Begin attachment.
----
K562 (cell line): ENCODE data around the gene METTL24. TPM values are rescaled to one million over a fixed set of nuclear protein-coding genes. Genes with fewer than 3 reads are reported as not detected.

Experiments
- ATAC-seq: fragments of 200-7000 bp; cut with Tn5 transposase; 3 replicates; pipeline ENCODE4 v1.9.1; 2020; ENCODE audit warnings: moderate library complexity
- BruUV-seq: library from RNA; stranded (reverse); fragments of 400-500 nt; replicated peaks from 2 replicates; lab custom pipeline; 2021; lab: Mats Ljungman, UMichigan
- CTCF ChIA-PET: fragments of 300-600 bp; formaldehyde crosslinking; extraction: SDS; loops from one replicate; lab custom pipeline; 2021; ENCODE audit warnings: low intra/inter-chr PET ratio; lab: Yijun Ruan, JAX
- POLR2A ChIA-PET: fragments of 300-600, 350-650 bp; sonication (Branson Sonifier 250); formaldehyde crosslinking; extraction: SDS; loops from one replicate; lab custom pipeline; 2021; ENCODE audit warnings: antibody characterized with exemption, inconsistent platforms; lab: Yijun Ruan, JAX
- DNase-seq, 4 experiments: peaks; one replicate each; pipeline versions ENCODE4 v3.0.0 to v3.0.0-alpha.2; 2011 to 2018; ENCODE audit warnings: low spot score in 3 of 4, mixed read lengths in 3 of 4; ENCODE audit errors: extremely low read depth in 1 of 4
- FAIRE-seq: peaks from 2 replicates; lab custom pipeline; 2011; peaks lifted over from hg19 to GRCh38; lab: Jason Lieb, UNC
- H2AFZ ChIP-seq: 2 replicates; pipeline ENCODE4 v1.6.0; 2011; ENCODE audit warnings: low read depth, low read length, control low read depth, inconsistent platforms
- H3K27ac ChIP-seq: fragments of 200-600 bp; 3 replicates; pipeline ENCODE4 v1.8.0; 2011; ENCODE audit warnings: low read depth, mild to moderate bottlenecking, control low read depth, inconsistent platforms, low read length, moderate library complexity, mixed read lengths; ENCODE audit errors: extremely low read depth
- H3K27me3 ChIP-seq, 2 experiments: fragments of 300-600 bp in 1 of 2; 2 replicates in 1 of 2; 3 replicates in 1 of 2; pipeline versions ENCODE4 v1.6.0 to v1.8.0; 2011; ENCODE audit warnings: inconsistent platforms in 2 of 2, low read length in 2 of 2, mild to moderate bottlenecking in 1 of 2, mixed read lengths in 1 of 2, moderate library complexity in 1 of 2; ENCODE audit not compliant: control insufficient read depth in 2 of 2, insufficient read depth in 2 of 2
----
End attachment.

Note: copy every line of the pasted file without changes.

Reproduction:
K562 (cell line): ENCODE data around the gene METTL24. TPM values are rescaled to one million over a fixed set of nuclear protein-coding genes. Genes with fewer than 3 reads are reported as not detected.

Experiments
- ATAC-seq: fragments of 200-7000 bp; cut with Tn5 transposase; 3 replicates; pipeline ENCODE4 v1.9.1; 2020; ENCODE audit warnings: moderate library complexity
- BruUV-seq: library from RNA; stranded (reverse); fragments of 400-500 nt; replicated peaks from 2 replicates; lab custom pipeline; 2021; lab: Mats Ljungman, UMichigan
- CTCF ChIA-PET: fragments of 300-600 bp; formaldehyde crosslinking; extraction: SDS; loops from one replicate; lab custom pipeline; 2021; ENCODE audit warnings: low intra/inter-chr PET ratio; lab: Yijun Ruan, JAX
- POLR2A ChIA-PET: fragments of 300-600, 350-650 bp; sonication (Branson Sonifier 250); formaldehyde crosslinking; extraction: SDS; loops from one replicate; lab custom pipeline; 2021; ENCODE audit warnings: antibody characterized with exemption, inconsistent platforms; lab: Yijun Ruan, JAX
- DNase-seq, 4 experiments: peaks; one replicate each; pipeline versions ENCODE4 v3.0.0 to v3.0.0-alpha.2; 2011 to 2018; ENCODE audit warnings: low spot score in 3 of 4, mixed read lengths in 3 of 4; ENCODE audit errors: extremely low read depth in 1 of 4
- FAIRE-seq: peaks from 2 replicates; lab custom pipeline; 2011; peaks lifted over from hg19 to GRCh38; lab: Jason Lieb, UNC
- H2AFZ ChIP-seq: 2 replicates; pipeline ENCODE4 v1.6.0; 2011; ENCODE audit warnings: low read depth, low read length, control low read depth, inconsistent platforms
- H3K27ac ChIP-seq: fragments of 200-600 bp; 3 replicates; pipeline ENCODE4 v1.8.0; 2011; ENCODE audit warnings: low read depth, mild to moderate bottlenecking, control low read depth, inconsistent platforms, low read length, moderate library complexity, mixed read lengths; ENCODE audit errors: extremely low read depth
- H3K27me3 ChIP-seq, 2 experiments: fragments of 300-600 bp in 1 of 2; 2 replicates in 1 of 2; 3 replicates in 1 of 2; pipeline versions ENCODE4 v1.6.0 to v1.8.0; 2011; ENCODE audit warnings: inconsistent platforms in 2 of 2, low read length in 2 of 2, mild to moderate bottlenecking in 1 of 2, mixed read lengths in 1 of 2, moderate library complexity in 1 of 2; ENCODE audit not compliant: control insufficient read depth in 2 of 2, insufficient read depth in 2 of 2